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Living with Dementia: The Habilitation Therapeutic Method

The Habilitation Therapeutic Method

At Hebrew SeniorLife, all of our direct care staff are trained in the “habilitation therapeutic method” when caring for clients with Alzheimer’s disease and related dementias. Habilitation was developed in 1996 by Paul Raia and Joanne Koenig-Coste of the Massachusetts Chapter of the Alzheimer’s Association and has been successfully implemented in a variety of care settings nation-wide.

Habilitation is a comprehensive behavioral approach focusing on the individual’s remaining abilities versus what they have lost through their illness. In contrast, rehabilitation helps a person re-learn abilities that they have lost, and attempts to improve on their limitations. Habilitation continually aims to “meet the person where they are.” 

The goal of habilitation is to create and maintain a positive emotional state through the course of each day. The individual’s remaining abilities, emotions and morale are thoughtfully engaged to produce greater mental and social wellbeing.  Ample opportunities for success must be created, and challenging behaviors are often reduced or eliminated.

Habilitation therapy also helps caregivers have successful interactions with residents. When each interaction or task performed for or with the resident, and every aspect of the environment around the resident, is thoughtfully selected or adjusted, the resident-provider relationship is strengthened. Habilitation can be applied in almost any setting, and can be learned by family, friends and professionals alike.

There are 5 “Domains” of Habilitation Therapy:

Physical Environment—adapting the physical environment to foster independence, yet meet the social and emotional needs of each resident. We know that the environment can affect one’s mood and comfort, can be confusing or difficult to understand for the person with dementia. The physical environment should limit unnecessary distractions.

Communication—refocusing, redirecting and recognizing use of the resident’s body language to express needs vs. verbal communication. The caregiver also takes note of their body language and other non-verbal means of communication.

Purposeful Engagement—structured, failure-free, meaningful activities throughout the day help the individual to hold on to capabilities longer and maintain positive emotion. Research shows that well-planned activities can reduce boredom and challenging behaviors in persons with dementia.

Behavior as Communication—focus away from changing the individual’s challenging behaviors, but on changing the caregiver’s approach to care, or the physical environment.

Approach to Personal Care—encouraging independence in activities of daily living and prioritizing which activities are most important for the individual. Daily care is simplified and broken down into achievable steps. It is not just getting the job done—it involves engagement with the individual and promoting a sense of success with each task.

Memory Care at Assisted Living at NewBridge on the Charles 

NewBridge on the Charles offers the Gilda and Alfred A. Slifka Memory Care Assisted Living Residences to seniors with early stage and mid-stage Alzheimer's Disease and/or a related dementia. The Memory Care Assisted Living Residences at NewBridge on the Charles provides a personalized and meaningful assisted living experience for residents based on the history, preferences and goals of each individual. Short-term stays now available.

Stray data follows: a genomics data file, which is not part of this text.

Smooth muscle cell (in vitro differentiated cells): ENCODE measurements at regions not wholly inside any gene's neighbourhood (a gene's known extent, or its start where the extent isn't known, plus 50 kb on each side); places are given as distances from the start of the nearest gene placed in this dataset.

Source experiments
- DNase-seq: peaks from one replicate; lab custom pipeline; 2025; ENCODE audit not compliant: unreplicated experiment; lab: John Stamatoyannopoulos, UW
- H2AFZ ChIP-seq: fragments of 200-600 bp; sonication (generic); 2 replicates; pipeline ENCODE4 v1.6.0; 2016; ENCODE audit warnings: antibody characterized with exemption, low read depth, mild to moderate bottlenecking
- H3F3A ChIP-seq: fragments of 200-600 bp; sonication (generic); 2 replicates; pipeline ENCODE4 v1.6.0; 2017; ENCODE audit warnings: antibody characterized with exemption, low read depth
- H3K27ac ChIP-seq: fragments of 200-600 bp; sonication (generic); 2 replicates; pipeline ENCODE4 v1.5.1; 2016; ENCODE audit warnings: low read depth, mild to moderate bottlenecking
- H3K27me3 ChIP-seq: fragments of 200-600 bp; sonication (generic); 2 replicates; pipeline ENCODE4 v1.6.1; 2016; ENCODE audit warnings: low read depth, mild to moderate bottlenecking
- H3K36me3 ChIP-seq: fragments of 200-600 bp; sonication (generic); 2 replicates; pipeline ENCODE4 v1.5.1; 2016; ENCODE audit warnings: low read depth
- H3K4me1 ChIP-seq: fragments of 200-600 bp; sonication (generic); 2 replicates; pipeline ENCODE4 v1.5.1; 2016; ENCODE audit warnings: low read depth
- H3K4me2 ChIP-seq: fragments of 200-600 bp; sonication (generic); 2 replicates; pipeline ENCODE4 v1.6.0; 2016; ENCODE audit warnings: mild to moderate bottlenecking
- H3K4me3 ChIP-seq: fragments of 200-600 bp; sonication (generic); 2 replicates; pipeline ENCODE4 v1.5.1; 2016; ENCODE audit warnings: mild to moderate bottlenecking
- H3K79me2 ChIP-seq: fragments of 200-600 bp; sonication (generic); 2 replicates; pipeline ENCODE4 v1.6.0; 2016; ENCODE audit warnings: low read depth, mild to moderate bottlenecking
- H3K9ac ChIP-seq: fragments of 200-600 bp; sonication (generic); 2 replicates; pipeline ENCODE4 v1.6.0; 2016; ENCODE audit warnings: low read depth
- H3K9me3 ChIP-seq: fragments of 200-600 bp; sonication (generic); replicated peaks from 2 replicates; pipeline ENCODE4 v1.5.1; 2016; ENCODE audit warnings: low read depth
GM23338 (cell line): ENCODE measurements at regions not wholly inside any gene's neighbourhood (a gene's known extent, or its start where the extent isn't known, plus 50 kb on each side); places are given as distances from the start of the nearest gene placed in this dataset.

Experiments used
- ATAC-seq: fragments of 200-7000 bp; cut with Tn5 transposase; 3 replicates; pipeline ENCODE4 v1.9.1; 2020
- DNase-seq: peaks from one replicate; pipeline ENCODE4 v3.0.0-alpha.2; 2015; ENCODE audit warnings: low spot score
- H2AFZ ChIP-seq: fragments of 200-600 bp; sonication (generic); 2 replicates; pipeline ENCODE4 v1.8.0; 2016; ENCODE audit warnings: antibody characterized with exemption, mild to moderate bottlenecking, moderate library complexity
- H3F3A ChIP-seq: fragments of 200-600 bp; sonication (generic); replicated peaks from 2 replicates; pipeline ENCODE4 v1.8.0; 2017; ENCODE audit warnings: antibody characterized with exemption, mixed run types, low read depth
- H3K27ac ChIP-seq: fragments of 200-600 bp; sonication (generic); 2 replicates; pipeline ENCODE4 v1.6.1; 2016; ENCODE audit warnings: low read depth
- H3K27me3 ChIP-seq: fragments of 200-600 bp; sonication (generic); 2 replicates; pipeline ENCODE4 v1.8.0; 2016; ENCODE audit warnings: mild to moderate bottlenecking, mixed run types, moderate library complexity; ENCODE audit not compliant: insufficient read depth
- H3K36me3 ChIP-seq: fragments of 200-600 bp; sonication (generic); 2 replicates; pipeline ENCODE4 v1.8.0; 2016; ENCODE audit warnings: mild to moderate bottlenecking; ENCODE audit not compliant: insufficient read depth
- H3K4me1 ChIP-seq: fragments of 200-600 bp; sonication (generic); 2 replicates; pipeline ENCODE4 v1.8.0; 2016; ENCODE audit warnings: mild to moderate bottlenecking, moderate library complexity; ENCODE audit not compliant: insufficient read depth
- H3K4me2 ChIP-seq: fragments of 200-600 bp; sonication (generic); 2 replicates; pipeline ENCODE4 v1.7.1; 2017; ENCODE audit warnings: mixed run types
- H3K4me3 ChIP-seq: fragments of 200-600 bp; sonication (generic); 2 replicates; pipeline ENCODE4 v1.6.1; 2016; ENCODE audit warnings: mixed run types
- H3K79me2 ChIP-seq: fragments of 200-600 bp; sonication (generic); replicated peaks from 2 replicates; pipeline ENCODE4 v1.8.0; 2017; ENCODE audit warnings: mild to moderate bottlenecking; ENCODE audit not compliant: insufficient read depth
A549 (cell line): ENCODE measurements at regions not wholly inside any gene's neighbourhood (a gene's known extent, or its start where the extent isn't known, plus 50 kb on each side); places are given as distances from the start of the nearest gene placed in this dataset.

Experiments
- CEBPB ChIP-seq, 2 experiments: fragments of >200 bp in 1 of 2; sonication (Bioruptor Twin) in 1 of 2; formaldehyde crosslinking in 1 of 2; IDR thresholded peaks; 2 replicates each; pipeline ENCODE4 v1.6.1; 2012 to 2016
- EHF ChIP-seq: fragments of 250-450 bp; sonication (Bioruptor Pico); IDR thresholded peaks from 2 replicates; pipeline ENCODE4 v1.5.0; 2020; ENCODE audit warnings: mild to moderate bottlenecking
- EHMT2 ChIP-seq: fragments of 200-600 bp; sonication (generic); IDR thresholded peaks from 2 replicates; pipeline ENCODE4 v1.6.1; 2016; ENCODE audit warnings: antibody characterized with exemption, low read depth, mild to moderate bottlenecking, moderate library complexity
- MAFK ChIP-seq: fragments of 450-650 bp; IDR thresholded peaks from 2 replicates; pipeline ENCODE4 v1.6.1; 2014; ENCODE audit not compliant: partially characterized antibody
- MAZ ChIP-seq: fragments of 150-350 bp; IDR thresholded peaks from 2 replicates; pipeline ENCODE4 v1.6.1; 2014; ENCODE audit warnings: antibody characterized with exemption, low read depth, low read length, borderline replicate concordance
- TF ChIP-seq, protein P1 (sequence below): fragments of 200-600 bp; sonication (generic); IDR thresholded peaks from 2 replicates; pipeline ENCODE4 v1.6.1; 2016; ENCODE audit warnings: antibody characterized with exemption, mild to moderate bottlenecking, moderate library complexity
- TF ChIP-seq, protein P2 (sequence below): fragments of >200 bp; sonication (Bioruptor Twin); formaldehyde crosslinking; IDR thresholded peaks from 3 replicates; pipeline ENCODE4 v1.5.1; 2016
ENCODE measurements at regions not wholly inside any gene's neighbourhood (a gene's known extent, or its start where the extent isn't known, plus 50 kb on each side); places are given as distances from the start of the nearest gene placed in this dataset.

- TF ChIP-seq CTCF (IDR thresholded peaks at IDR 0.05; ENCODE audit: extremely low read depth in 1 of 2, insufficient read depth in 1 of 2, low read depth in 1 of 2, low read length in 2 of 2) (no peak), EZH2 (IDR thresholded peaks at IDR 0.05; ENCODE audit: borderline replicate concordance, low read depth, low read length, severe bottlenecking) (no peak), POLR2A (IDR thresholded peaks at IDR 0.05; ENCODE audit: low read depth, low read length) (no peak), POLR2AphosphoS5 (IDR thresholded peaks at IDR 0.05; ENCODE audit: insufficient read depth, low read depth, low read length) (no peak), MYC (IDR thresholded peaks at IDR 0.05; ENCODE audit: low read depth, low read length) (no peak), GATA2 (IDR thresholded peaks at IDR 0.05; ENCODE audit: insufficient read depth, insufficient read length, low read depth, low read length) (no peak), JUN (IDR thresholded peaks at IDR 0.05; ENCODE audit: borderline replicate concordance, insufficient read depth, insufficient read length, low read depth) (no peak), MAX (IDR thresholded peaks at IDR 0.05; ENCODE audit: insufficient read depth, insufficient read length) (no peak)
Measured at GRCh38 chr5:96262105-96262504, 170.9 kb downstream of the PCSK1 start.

Learn more about Memory Care at NewBridge

Make an appointment for Memory Disorders Testing

Elaine Abrams, MPH, RN, CHES's picture

About the Blogger

Program Manager, Alzheimer’s & Dementia Care at Hebrew Senior Life until June 2015

Elaine Abrams, MPH, RN, CHES, has more than 25 years of nursing, public health, and health education experience. Her areas of expertise include community health assessment, program development and management, and health communications. A graduate of University of Connecticut Graduate Program in Public Health, Elaine has held several leadership roles including President-elect at the Connecticut Public Health Association, the state affiliate of the American Public Health Association, where she also served for several years on the Board of Directors. 

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I was diagnosed with right front temporal early onset dementia about a year ago. I thought I would start finding out information before I get to the point I can't. I really like your Hebrew Senior Life Center. Can you tell me if ther7bbm7e is anything like this in Alabama?
Hi Ms. Rossi, we are sorry to hear about your dementia diagnosis. Please check your email for a response (and resources) from Hebrew SeniorLife.
Hi, I will be taking care of my children's father in about 2 weeks. He has diebetes and kidney disease he has to have dialysis 3 time a week also has dementia. Try to get my head wrap around all of this with information i can understand so i know what to that is best for him. If you could help i would be ever so grateful.. Thank you Tammy Zeller
Hi Ms. Zeller, Please check your email for a response (and resources) from Hebrew SeniorLife.
Dear Elaine, I am in charge of the care for my mother who is 96 years old. We have employed care givers whom I supervise. Recently my mother's primary care doctor has repeatedly told me that she thinks I have underestimated my mother's current memory condition but no formal diagnosis has been made. We are in Miami. I would like to receive more information on the Habilitation therapy that you suggest in this article to see if any of the protocols would be easy to implement. Thanks, Carol Horvitz Nutt, PhD
Hi Dr. Horvitz Nutt, Please check your email for a response (and resources) from Hebrew SeniorLife.

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